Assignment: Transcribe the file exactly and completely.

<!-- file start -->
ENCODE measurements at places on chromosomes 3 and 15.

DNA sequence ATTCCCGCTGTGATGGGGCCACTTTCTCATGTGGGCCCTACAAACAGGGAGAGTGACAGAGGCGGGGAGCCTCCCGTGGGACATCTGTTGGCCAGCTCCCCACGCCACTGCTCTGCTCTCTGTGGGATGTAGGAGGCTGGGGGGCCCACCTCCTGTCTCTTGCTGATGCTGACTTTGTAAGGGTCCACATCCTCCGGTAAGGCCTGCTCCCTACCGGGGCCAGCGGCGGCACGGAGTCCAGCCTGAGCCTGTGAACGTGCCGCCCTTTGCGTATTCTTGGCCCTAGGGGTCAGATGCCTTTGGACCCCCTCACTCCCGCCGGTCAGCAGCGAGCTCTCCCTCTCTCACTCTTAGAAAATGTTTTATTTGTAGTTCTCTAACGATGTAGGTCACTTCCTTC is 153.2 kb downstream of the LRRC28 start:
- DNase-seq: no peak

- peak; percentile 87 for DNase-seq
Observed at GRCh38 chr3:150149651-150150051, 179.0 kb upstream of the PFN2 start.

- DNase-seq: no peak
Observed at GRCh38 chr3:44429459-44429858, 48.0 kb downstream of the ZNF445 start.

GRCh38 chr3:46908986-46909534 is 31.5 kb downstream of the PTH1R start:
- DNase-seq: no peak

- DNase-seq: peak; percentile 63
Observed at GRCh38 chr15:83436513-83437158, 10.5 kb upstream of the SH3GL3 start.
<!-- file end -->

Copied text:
ENCODE measurements at places on chromosomes 3 and 15.

DNA sequence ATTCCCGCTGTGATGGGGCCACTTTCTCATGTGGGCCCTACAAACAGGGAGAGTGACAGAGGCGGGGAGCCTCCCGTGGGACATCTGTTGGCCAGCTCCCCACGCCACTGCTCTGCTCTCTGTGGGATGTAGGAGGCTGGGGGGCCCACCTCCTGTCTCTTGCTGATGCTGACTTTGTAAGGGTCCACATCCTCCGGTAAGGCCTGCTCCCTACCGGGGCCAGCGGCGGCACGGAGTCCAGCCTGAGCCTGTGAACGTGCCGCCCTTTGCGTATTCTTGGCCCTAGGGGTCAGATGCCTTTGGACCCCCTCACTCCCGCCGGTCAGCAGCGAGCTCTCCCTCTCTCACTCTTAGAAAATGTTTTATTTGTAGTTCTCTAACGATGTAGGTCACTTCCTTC is 153.2 kb downstream of the LRRC28 start:
- DNase-seq: no peak

- peak; percentile 87 for DNase-seq
Observed at GRCh38 chr3:150149651-150150051, 179.0 kb upstream of the PFN2 start.

- DNase-seq: no peak
Observed at GRCh38 chr3:44429459-44429858, 48.0 kb downstream of the ZNF445 start.

GRCh38 chr3:46908986-46909534 is 31.5 kb downstream of the PTH1R start:
- DNase-seq: no peak

- DNase-seq: peak; percentile 63
Observed at GRCh38 chr15:83436513-83437158, 10.5 kb upstream of the SH3GL3 start.